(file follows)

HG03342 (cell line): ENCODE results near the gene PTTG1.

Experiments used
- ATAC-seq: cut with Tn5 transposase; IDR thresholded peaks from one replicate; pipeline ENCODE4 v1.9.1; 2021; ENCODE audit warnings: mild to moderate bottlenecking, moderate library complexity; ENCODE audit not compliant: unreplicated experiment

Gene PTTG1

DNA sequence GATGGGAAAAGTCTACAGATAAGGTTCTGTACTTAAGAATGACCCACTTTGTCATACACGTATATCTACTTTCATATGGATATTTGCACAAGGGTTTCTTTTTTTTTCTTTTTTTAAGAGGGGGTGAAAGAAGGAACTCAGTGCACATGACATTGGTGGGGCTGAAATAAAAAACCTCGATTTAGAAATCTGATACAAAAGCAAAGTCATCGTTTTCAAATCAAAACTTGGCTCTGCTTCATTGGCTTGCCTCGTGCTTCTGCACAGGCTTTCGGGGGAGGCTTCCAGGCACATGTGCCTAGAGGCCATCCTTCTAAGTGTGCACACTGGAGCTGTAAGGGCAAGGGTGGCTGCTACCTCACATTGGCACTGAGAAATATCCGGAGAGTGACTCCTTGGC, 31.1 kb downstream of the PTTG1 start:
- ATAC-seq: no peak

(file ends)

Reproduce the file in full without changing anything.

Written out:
HG03342 (cell line): ENCODE results near the gene PTTG1.

Experiments used
- ATAC-seq: cut with Tn5 transposase; IDR thresholded peaks from one replicate; pipeline ENCODE4 v1.9.1; 2021; ENCODE audit warnings: mild to moderate bottlenecking, moderate library complexity; ENCODE audit not compliant: unreplicated experiment

Gene PTTG1

DNA sequence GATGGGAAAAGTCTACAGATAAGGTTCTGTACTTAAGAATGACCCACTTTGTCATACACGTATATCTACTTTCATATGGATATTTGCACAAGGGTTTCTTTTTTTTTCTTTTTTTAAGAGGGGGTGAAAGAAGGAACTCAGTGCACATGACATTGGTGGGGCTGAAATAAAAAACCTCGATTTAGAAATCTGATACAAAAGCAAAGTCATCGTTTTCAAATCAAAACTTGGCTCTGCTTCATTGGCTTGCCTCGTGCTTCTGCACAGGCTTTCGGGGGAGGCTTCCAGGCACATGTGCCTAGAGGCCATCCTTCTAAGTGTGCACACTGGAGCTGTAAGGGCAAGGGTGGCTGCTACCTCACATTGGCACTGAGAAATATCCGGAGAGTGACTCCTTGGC, 31.1 kb downstream of the PTTG1 start:
- ATAC-seq: no peak